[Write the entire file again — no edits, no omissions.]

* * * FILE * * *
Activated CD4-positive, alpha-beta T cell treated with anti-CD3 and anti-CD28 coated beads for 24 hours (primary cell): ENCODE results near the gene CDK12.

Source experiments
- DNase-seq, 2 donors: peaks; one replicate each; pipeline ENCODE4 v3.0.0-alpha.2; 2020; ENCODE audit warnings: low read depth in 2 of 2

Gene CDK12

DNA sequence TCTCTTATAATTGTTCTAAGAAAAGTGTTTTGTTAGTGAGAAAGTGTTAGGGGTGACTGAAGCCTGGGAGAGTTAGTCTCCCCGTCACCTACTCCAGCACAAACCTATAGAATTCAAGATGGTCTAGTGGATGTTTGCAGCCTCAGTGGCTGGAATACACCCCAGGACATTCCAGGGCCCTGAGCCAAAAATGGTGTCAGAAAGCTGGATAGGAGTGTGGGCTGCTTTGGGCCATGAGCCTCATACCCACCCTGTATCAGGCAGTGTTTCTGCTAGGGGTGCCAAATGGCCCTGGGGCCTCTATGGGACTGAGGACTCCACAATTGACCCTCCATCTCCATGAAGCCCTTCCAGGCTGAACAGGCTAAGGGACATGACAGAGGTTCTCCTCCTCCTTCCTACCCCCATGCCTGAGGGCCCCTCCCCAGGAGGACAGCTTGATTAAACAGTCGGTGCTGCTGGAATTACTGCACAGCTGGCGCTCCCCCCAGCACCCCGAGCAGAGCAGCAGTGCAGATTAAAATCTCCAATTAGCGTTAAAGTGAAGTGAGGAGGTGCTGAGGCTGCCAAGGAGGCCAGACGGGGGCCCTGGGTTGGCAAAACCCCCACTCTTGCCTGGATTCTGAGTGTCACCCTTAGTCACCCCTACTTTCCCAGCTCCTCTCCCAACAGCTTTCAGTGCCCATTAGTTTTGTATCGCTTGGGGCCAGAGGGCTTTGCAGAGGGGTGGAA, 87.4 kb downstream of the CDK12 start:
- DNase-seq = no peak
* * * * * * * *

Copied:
Activated CD4-positive, alpha-beta T cell treated with anti-CD3 and anti-CD28 coated beads for 24 hours (primary cell): ENCODE results near the gene CDK12.

Source experiments
- DNase-seq, 2 donors: peaks; one replicate each; pipeline ENCODE4 v3.0.0-alpha.2; 2020; ENCODE audit warnings: low read depth in 2 of 2

Gene CDK12

DNA sequence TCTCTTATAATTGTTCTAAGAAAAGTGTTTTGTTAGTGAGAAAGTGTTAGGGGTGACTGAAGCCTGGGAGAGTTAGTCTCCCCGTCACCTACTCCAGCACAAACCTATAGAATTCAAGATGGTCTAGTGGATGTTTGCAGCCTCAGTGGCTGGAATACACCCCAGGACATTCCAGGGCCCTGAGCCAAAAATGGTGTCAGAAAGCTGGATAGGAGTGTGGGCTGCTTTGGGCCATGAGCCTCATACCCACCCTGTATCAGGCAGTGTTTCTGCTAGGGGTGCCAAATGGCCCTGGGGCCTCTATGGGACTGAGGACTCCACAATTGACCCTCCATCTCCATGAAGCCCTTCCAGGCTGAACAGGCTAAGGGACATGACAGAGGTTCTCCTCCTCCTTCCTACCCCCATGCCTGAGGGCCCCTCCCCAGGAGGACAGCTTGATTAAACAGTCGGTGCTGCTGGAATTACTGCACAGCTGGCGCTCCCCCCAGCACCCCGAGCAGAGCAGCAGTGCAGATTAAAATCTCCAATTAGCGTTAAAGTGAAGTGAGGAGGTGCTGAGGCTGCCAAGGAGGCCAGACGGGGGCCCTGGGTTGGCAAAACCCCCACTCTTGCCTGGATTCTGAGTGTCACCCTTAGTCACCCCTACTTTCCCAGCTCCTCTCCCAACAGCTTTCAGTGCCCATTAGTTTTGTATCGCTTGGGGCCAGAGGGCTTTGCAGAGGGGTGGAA, 87.4 kb downstream of the CDK12 start:
- DNase-seq = no peak